Get ready for more public toll bridges and roads
Governor John Kasich of Ohio and Governor Steve Beshear of Kentucky are forming a bi-state team to research funding options to replace the 50 year-old bridge that crosses the Ohio River and connects their states. The Brent Spence Bridge carries about double the volume it was designed for on Interstate 71. It is an example of valuable U.S. infrastructure in need of replacement. The big question is where the funds will come from. AP has the story:
The two governors were joined by U.S. Transportation Secretary Ray LaHood, and all three said that charging tolls would need to be a part of any financing plan.
“Uncle Sam is not coming in on a white horse to pay for all of this. Those days don’t exist anymore,” [Kentucky governor] Beshear said. “We need to find all kinds of sources.”
Beshear and [Ohio governor] Kasich stressed that tolls would be in place only for as long as needed to pay off any bonds to build the bridge, but added that could take decades. They said it was too soon to say how tolls could be collected or what individual tolls might cost.
LaHood said that major bridge projects nationally now include some sort of tolls, a departure from previous federal policy that frowned upon charging travelers along federal interstate highways.
The days of federally funded highways and bridges are on the way out. The federal government (unless Congress raises the gasoline tax) does not have the fiscal space to continue paying for big infrastructure projects.So what options have states been exploring?
In another transportation related matter, Governor Kasich announced Thursday that Ohio would be issuing approximately $1.5 bilion in debt backed by toll revenue from the Ohio Turnpike. This was a surprise because Kasich had spent some time exploring the privatiztion of the turnpike. Again from the AP:
The route [Ohio Turnpike], which stretches 241 miles, is funded through tolls and the sale of gas and food at rest stops.
Kasich at first appeared to be intent on leasing or selling the road, but local leaders from counties and cities along the turnpike objected loudly, saying they feared a private operator would spike tolls so high that traffic would be driven onto local routes that meander through small towns.
They pointed to the fact tolls have nearly doubled since investors took over the Indiana Toll Road.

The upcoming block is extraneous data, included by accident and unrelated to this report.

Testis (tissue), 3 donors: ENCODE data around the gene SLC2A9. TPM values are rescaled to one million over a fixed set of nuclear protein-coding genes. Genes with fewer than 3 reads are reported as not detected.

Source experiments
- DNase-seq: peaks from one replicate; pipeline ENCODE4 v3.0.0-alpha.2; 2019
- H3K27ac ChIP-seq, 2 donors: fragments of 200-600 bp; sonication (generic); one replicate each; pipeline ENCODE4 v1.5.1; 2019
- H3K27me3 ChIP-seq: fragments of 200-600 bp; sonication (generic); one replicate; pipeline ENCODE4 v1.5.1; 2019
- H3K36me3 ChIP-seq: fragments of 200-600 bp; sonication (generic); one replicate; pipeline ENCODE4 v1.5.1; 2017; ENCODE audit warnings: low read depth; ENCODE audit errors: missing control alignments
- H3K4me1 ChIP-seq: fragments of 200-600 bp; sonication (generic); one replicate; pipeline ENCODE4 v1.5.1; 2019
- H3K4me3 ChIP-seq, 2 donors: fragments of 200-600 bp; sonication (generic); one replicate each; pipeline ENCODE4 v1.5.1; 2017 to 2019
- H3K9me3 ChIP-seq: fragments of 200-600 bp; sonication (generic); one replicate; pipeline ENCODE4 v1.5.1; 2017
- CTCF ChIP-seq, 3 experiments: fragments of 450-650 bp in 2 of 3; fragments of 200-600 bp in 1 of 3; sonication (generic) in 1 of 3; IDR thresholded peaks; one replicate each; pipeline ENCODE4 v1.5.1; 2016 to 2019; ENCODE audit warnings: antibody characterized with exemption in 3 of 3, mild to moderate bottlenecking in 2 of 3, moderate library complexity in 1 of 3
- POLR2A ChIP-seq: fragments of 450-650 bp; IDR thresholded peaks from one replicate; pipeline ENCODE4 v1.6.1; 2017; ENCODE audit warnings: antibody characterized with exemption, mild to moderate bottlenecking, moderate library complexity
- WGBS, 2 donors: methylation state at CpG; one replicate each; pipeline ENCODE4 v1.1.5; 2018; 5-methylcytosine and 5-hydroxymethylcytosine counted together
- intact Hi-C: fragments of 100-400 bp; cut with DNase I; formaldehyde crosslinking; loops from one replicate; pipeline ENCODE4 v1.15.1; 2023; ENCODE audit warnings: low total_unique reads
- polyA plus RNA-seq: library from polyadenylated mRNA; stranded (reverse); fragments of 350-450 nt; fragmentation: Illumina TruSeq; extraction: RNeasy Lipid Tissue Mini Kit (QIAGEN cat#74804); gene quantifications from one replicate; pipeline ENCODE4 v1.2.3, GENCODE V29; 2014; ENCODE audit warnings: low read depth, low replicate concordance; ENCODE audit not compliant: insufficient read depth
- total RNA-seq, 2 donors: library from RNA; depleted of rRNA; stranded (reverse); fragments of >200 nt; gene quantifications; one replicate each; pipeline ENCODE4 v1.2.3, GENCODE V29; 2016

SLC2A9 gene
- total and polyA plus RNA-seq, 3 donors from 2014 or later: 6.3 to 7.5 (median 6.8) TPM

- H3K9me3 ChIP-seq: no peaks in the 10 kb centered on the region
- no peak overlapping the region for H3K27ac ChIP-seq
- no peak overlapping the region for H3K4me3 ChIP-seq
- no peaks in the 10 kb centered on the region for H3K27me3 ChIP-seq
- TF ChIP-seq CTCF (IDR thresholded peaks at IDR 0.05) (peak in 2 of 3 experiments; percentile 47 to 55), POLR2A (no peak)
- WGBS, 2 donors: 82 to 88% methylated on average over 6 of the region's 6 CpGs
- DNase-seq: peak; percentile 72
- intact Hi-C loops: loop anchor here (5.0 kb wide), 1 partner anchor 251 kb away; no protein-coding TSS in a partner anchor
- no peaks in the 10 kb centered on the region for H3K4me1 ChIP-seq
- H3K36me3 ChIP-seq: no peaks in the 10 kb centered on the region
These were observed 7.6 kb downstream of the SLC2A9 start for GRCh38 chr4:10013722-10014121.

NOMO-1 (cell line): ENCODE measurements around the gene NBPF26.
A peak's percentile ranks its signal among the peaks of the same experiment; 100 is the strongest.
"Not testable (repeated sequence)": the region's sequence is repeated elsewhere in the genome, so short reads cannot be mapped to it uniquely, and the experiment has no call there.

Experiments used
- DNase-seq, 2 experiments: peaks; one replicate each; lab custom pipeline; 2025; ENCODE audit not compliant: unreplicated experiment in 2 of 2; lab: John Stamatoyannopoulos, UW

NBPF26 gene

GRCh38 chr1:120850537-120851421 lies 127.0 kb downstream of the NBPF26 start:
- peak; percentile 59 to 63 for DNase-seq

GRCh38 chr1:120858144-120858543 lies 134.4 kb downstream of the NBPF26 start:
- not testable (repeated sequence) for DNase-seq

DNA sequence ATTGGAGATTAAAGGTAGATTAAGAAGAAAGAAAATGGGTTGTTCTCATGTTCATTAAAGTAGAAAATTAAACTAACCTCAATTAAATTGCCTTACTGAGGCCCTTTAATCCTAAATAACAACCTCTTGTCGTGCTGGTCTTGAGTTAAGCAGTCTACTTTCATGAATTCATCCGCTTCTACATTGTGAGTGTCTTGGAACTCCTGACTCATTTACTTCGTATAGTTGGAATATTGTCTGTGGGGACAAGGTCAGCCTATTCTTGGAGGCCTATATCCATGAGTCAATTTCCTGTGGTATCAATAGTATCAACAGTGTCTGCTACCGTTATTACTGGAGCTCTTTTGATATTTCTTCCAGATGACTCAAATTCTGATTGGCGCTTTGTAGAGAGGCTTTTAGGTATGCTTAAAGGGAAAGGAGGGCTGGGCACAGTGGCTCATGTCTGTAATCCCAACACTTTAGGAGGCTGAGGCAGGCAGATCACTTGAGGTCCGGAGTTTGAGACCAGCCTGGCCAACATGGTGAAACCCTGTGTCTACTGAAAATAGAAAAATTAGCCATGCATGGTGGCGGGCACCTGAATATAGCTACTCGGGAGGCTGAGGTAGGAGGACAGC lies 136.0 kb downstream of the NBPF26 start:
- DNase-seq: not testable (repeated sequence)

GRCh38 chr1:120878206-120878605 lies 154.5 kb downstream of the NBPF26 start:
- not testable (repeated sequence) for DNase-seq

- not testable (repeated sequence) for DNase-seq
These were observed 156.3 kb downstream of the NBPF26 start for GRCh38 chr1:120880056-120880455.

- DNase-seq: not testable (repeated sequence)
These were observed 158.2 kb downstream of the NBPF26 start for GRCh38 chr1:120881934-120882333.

The privatization of the Indiana Turnpike, led by Governor Mitch Daniels, is likely to go down as one of the worst privatization deals in public finance. In a recent study by two academics at the College of William and Mary, they termed the turnpike privatization “an intergenerational cash transfer.” The state got $3.8 billion in cash upfront, but it gave away the right to collect toll revenue for 75 years. And, unsurprisingly, the toll road consortium is moving toward restructuring its complex capital structure. Debtwire has the story:
Indiana Toll Road (ITR) has retained Morgan Stanley and Moelis & Co. to help address approximately 3.7bn of loans set to mature on the public-to-private partnership’s balance sheet in 2015, two sources familiar with the matter tell Debtwire. The mandates complement management’s ongoing engagement with Kirkland & Ellis as its restructuring counsel, the sources added.
[…]Adding to the balance sheet stress, interest rates on ITR’s bank debt and fixed-rate swap agreements are set to increase. Margins on the term loan will rise to Libor+ 125bps in 2014, up from the current L+ 110bps rate. The fixed rate in each swap contract increases every two years to 3.65% from 30 June 2011 to 30 June 2013, to 4.15% until 30 June 2015, and all the way up to 11.29% in the final year of the swap agreement, which expires on 30 June 2026.
Translation: the privatization of the Indiana toll road was a disaster. It certainly should be a lesson for public officials who are considering this approach to finance infrastructure.
Fitch Ratings says that toll roads are becoming more common due to shrinking federal funding:
The tolling of roads and bridges is expected to increase going forward due to the lack of state and local funding for infrastructure. Elasticity may be higher and the political appetite to increase tolls may be lower going forward than when the crisis began in 2007.
Less federal funding is causing states to explore alternative financing schemes for infrastructure. It is likely that the tried and true model of issuing municipal debt, backed by toll revenues, will continue to prevail.